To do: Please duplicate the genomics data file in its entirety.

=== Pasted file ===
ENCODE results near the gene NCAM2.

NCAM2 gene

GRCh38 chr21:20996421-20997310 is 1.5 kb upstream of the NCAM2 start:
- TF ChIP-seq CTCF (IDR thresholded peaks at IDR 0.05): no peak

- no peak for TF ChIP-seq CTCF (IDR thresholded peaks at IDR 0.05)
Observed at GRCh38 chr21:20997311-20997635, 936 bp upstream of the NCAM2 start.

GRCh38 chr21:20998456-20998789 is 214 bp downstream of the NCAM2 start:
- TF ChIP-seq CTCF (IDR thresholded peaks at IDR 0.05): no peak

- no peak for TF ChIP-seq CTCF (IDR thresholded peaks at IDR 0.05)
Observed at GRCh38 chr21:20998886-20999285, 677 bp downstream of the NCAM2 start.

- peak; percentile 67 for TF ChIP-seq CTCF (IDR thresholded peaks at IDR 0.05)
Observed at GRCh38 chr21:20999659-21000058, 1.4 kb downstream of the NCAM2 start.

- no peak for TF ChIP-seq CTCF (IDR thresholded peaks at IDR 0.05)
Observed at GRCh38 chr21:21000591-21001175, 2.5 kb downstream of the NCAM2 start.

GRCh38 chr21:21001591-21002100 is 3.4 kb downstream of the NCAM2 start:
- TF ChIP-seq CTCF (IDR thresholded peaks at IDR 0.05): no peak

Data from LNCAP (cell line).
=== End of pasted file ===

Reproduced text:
ENCODE results near the gene NCAM2.

NCAM2 gene

GRCh38 chr21:20996421-20997310 is 1.5 kb upstream of the NCAM2 start:
- TF ChIP-seq CTCF (IDR thresholded peaks at IDR 0.05): no peak

- no peak for TF ChIP-seq CTCF (IDR thresholded peaks at IDR 0.05)
Observed at GRCh38 chr21:20997311-20997635, 936 bp upstream of the NCAM2 start.

GRCh38 chr21:20998456-20998789 is 214 bp downstream of the NCAM2 start:
- TF ChIP-seq CTCF (IDR thresholded peaks at IDR 0.05): no peak

- no peak for TF ChIP-seq CTCF (IDR thresholded peaks at IDR 0.05)
Observed at GRCh38 chr21:20998886-20999285, 677 bp downstream of the NCAM2 start.

- peak; percentile 67 for TF ChIP-seq CTCF (IDR thresholded peaks at IDR 0.05)
Observed at GRCh38 chr21:20999659-21000058, 1.4 kb downstream of the NCAM2 start.

- no peak for TF ChIP-seq CTCF (IDR thresholded peaks at IDR 0.05)
Observed at GRCh38 chr21:21000591-21001175, 2.5 kb downstream of the NCAM2 start.

GRCh38 chr21:21001591-21002100 is 3.4 kb downstream of the NCAM2 start:
- TF ChIP-seq CTCF (IDR thresholded peaks at IDR 0.05): no peak

Data from LNCAP (cell line).